# Composition Series and Noetherian and Artinian Modules ....

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In summary, Peter is reading Paul E. Bland's book, "Rings and Their Modules" and is focused on Section 4.2: Noetherian and Artinian Modules. He needs help understanding the proof of Proposition 4.2.14, which states that M / M_1 being a simple R-module implies that it is both artinian and noetherian. Peter asks for an explanation, and it is clarified that this is because only finite ascending and descending chains of submodules are possible in a simple module. Peter thanks the responder and acknowledges that this is not true for rings.
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I am reading Paul E. Bland's book, "Rings and Their Modules".

I am focused on Section 4.2: Noetherian and Artinian Modules and need some help to fully understand the proof of part of Proposition 4.2.14 ... ...

https://www.physicsforums.com/attachments/8237
https://www.physicsforums.com/attachments/8235
In the above proof by Bland we read the following:

"... ... Since $$\displaystyle M / M_1$$ is a simple R-module, $$\displaystyle M / M_1$$ is artinian and noetherian ... ... Can someone please explain why $$\displaystyle M / M_1$$ being a simple R-module implies that $$\displaystyle M / M_1$$ is artinian and noetherian ... ... ?Peter

Last edited:
Peter said:
I am reading Paul E. Bland's book, "Rings and Their Modules".

I am focused on Section 4.2: Noetherian and Artinian Modules and need some help to fully understand the proof of part of Proposition 4.2.14 ... ...

In the above proof by Bland we read the following:

"... ... Since $$\displaystyle M / M_1$$ is a simple R-module, $$\displaystyle M / M_1$$ is artinian and noetherian ... ... Can someone please explain why $$\displaystyle M / M_1$$ being a simple R-module implies that $$\displaystyle M / M_1$$ is artinian and noetherian ... ... ?Peter
It now occurs to me that the answer to my question is quite straightforward ... indeed ...$$\displaystyle M / M_1$$ is simple $$\displaystyle \Longrightarrow$$ only submodules of $$\displaystyle M / M_1$$ are $$\displaystyle \{ 0 \}$$ and $$\displaystyle M / M_1$$$$\displaystyle \Longrightarrow$$ only descending and ascending chains of submodules are finite ... that is terminate in a finite number of elements$$\displaystyle \Longrightarrow$$ $$\displaystyle M / M_1$$ is artinian and noetherian ...
Is that correct ... ?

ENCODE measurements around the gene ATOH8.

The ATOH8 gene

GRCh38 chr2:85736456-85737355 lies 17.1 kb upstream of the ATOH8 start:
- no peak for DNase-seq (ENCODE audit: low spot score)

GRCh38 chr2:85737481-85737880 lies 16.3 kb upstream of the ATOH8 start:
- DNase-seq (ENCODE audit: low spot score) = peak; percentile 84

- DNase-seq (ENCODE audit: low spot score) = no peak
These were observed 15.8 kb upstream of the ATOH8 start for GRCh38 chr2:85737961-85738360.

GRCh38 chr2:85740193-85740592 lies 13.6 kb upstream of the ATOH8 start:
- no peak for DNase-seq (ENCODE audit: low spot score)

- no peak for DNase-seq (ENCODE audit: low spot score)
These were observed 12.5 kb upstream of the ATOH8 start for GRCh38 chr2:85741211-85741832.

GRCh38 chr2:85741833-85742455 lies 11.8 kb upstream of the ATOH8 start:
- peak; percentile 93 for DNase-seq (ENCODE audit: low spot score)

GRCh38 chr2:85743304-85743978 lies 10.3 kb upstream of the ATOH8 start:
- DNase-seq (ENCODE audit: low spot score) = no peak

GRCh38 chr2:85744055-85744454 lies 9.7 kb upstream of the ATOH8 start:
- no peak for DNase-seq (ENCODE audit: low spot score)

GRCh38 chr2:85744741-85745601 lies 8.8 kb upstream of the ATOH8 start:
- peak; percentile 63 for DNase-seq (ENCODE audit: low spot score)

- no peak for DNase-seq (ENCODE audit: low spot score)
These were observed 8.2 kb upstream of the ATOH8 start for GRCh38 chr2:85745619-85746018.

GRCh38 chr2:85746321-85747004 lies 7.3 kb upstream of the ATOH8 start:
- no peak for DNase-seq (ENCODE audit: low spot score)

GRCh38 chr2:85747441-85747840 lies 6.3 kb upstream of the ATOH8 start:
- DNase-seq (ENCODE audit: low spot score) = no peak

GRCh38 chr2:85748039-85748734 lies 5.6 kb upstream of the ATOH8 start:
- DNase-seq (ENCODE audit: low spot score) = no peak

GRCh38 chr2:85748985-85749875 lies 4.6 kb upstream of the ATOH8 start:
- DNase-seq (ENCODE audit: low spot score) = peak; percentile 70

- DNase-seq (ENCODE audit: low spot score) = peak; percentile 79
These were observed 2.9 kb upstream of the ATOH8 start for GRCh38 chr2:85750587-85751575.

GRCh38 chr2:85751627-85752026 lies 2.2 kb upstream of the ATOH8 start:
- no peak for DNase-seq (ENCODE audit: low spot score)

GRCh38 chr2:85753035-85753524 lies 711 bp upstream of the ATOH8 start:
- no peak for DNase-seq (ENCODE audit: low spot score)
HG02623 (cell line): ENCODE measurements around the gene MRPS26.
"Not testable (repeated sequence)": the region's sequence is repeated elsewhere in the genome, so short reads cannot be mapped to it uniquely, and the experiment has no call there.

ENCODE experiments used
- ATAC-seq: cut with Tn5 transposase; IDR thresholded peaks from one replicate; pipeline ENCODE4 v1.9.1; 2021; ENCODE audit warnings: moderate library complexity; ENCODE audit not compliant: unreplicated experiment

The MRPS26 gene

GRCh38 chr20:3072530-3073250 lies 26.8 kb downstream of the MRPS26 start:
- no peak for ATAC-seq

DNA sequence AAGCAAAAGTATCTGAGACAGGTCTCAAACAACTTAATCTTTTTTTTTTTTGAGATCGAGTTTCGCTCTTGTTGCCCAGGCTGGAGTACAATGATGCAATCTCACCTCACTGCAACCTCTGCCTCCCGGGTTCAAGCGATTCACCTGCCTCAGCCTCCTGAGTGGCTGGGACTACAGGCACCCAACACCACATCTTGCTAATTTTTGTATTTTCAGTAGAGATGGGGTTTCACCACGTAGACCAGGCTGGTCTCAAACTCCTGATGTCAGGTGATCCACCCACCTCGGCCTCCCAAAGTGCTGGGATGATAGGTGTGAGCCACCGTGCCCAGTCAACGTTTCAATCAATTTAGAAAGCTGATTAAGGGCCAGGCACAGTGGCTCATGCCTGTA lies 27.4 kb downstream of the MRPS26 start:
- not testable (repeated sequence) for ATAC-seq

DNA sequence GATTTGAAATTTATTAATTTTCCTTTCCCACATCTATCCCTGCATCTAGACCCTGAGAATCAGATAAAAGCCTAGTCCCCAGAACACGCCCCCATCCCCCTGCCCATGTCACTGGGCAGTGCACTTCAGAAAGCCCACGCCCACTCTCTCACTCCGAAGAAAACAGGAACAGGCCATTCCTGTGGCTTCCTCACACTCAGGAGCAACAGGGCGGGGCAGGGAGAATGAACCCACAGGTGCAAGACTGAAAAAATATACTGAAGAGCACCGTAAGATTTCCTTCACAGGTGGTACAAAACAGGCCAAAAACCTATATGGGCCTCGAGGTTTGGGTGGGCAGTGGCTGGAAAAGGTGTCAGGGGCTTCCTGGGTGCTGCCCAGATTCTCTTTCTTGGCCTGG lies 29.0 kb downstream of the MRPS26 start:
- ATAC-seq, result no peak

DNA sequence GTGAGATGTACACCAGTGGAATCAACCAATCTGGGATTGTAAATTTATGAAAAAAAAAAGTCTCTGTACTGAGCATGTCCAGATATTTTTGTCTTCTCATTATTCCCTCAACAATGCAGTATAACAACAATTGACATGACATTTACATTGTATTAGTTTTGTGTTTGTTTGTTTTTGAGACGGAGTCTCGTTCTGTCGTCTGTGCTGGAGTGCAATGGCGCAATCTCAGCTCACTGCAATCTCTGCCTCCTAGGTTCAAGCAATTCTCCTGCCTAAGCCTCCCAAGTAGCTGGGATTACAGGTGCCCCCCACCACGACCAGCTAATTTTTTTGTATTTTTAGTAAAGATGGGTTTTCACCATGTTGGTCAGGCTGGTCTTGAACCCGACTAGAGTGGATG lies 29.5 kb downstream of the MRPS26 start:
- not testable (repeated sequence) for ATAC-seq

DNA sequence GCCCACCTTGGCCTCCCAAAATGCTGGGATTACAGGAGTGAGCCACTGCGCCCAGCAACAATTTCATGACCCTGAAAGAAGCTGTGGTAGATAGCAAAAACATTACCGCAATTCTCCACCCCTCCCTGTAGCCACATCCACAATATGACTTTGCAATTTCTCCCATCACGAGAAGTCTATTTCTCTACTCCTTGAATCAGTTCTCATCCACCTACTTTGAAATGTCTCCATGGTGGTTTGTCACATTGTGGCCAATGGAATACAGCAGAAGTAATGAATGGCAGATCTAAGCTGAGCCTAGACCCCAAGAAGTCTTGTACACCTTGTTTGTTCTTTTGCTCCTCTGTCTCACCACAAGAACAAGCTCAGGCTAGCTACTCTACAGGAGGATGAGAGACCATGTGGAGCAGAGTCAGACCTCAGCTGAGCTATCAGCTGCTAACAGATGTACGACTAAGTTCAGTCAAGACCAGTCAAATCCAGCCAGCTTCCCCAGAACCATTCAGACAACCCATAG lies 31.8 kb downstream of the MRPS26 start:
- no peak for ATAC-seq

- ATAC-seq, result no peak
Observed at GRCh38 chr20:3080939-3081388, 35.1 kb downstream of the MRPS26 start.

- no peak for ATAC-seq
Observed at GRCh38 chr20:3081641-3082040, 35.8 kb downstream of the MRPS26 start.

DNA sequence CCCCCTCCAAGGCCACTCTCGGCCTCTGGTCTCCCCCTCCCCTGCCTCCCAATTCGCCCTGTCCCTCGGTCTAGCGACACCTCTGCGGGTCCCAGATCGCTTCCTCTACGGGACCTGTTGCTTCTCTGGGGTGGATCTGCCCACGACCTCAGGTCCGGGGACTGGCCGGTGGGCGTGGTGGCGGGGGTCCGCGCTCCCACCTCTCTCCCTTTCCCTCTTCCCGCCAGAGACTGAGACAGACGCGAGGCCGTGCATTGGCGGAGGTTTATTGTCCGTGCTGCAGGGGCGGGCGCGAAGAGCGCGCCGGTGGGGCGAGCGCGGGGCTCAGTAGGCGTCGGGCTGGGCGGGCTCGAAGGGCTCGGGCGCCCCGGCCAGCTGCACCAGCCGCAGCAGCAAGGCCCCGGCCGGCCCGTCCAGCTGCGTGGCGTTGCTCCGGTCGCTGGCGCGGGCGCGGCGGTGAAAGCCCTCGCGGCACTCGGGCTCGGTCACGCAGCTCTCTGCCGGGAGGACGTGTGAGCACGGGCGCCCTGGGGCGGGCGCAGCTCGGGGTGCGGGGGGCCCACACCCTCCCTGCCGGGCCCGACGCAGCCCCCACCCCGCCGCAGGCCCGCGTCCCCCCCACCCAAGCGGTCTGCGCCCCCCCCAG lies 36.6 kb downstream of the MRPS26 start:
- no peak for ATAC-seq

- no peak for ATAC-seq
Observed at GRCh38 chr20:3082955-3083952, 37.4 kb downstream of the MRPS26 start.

Peter

Yes, it is correct. It means that every simple module is fingen.

It is not true for rings, though.

steenis said:
Yes, it is correct. It means that every simple module is fingen.

It is not true for rings, though.
Thanks steenis ...

Peter

## 1. What is a composition series for a module?

A composition series for a module is a chain of submodules that cannot be further reduced or refined. This means that each submodule in the series is a direct summand of the next submodule, and the last submodule in the series is the module itself.

## 2. How is a composition series related to Noetherian and Artinian modules?

A module is Noetherian if it satisfies the ascending chain condition, which means that every increasing chain of submodules eventually stabilizes. Similarly, a module is Artinian if it satisfies the descending chain condition, which means that every decreasing chain of submodules eventually stabilizes. A composition series for a module is a special case of these conditions, where the chain of submodules is both increasing and decreasing.

## 3. Can a module have more than one composition series?

Yes, a module can have multiple composition series. This is because a module can have multiple direct summands, and each direct summand can be used as the first submodule in a composition series. However, all composition series for a given module will have the same length, as the length of a composition series is a property of the module itself.

## 4. How can we determine if a module is Noetherian or Artinian?

A module is Noetherian if and only if it has a finite composition series, and it is Artinian if and only if it has a finite descending chain of submodules. Therefore, to determine if a module is Noetherian or Artinian, we can check if it has a finite composition series or a finite descending chain of submodules, respectively.

## 5. Are Noetherian and Artinian modules important in mathematics?

Yes, Noetherian and Artinian modules are important concepts in mathematics, particularly in the study of abstract algebra and commutative algebra. They have applications in fields such as algebraic geometry, representation theory, and number theory. These concepts also have connections to other areas of mathematics, such as topology and homological algebra.

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